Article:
At JN1034 and Syntheosis.org, our common witness and shared missionary tasks must embrace all humanity, especially our Christian siblings regardless of historical trajectories and ecclesiologies. This doesn’t mean we acquiesce to heresy or heterodoxy. This means we stand firmly on the unbroken path of Orthodox Tradition while aware that the grace and mercy of God works in ways not always understood by humanity, not always to our liking, not always as we’d expect or plan, but always with one panultimate goal: The deification of the creature and creation, each and all, from a slice of DNA to the galaxies above, transforming dirt to divinity, transcending division and discrimination. That includes you, me, the billions of people who’ve lived on Earth for millennia, those alive today, and those yet to be born. Even my cat. All the world is called to be holy.

The pan-Christian liturgy-after-the-liturgy (what we do on the streets) is what unites Orthodox, Episcopal, Roman Catholic, Methodist, Presbyterian, et al. Though we’ve yet to share a common chalice (which would be the binding symbol and seal of inter-Church unity), today we must celebrate and reaffirm each other’s common Christian prerogatives on Baptism, Eucharist, and Ministry. This is neither my Church nor yours. Neither my Tradition nor yours. This is Christ’s Church and our Tradition.

You and we are, in Orthodoxy terms, “unmercenaries,” as were Ss Cosmas and Damianos. Isn’t it ironic that our being gay sparked a dialogue towards articulating an inclusive, diverse, theocentric voice of the Gospel? So let’s keep moving forward, stripping away human-made barriers while being true to the God who fills us with mercy and grace to be as we are: lil’gods-in-process (albeit with bruises and trauma).

Continue with your blog since we check in almost daily so we can learn from you. Your service as a priest is remarkable, and your congregation is fortunate to have you. We pray that your son grows strong in the Faith and learns how blessed he is to have you as his father. What we admire most is both your strong faith in God and God’s ecumenical Church, and your genuine sense of humility before the divine order of the universe, especially of the sacred within people.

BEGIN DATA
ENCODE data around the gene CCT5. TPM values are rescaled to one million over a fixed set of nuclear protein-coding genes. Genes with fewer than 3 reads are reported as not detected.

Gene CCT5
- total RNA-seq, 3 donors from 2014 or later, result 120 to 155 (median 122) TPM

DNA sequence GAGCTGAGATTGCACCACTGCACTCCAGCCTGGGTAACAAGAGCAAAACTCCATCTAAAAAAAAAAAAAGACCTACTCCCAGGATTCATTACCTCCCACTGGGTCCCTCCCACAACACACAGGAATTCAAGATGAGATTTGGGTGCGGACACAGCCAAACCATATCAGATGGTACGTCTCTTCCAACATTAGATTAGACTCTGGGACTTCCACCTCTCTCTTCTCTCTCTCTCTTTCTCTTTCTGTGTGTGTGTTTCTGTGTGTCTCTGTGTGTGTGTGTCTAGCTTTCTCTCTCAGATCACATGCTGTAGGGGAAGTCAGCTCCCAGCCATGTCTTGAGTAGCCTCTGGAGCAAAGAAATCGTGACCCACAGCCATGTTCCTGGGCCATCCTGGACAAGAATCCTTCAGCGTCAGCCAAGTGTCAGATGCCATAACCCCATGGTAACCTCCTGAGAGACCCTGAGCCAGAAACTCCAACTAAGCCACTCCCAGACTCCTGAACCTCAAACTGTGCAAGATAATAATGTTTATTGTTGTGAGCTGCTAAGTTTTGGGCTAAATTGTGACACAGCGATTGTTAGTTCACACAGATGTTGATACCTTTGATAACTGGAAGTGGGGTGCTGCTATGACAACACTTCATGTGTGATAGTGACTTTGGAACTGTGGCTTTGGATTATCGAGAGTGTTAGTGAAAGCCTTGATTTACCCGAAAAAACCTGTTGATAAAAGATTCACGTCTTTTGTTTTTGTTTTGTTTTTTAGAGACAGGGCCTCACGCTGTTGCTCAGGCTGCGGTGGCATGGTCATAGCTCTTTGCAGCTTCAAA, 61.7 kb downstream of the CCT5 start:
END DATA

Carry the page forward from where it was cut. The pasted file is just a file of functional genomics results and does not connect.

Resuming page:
We hope this begins a friendship of fellowship and mutual benefits as we share our common-yet-unique traditions. We are grateful that you’ve empowered us, and acknowledged us (since we gather no accolades from our own). In fact, your selfless gift of acknowledgement has stirred the Spirit within us to do more, say more, be more.

We’re very glad to have met you via the blogosphere. Our mutual service (yours and ours) to humanity is double-edged: As we caress and care for others’ wounds, we heal our own. You and your friends are encouraged to write us directly at JN1034@syntheosis.org, please.

Through the prayers of our holy Fathers and Mothers, our Lord Jesus Christ has shown mercy and grace upon us. Let’s share the goods with others. Ours is abundant so we should never worry about depletion.

With respect and admiration, yours in Christ at JN1034.
Blogger JN1034, at 10:11 PM  
Good morning.

In appreciation: http://jn1034.blogspot.com/2007/06/holy-sees-of-constantinople-and.html
Blogger JN1034, at 1:04 AM  
Wow, very cool :)

Thanks for the link to the encylopedia article as well - As an ex-Mormon, I was relieved to see an explanation of clear differences between the blatant heresy of Mormon "exaltation to Godhood" versus theosis. Phew! :P
Blogger ghostofeden, at 9:10 PM  
Greetings in Christ,

I thank you so much for this blog. I am a Russian Orthodox Christian and I am also Gay. I have been struggling with this for years. I have considered my gayness to be my podvig, and I also at times have thought of myself as something of a martyr. I have been celibate for over 2 years in accordance to the now famous chapter in Romans.

It was explained to me that being Gay wasn't a sin, but expressing it was. Thank God, because I can't help being Gay. I have also been told that being Gay is an extra Cross I have to bear and I should consider it a blessing. It gives me the chance to show my love and obedience to God by bearing it.

Lately though that cross has seemed very heavy. I really think God led me here, because I really needed to read this and to see that there really were others out there going through the same thing as me. I haven't visited the syntheosis site yet. I had to post this comment before I go. I surely intend to come back. Thank you again,

Your's in Christ,
Blogger HopeAbounds4Me, at 5:48 PM  
Dear Euphrosynos
Thank you for leaving a note and sharing a bit about your spiritual journey and struggle. I an glad God sent you hear so you can know you are not alone. You will be in my prayers, and I'd love to continue the conversation with you.

Fr Rob+
Blogger PadreRob+, at 6:55 PM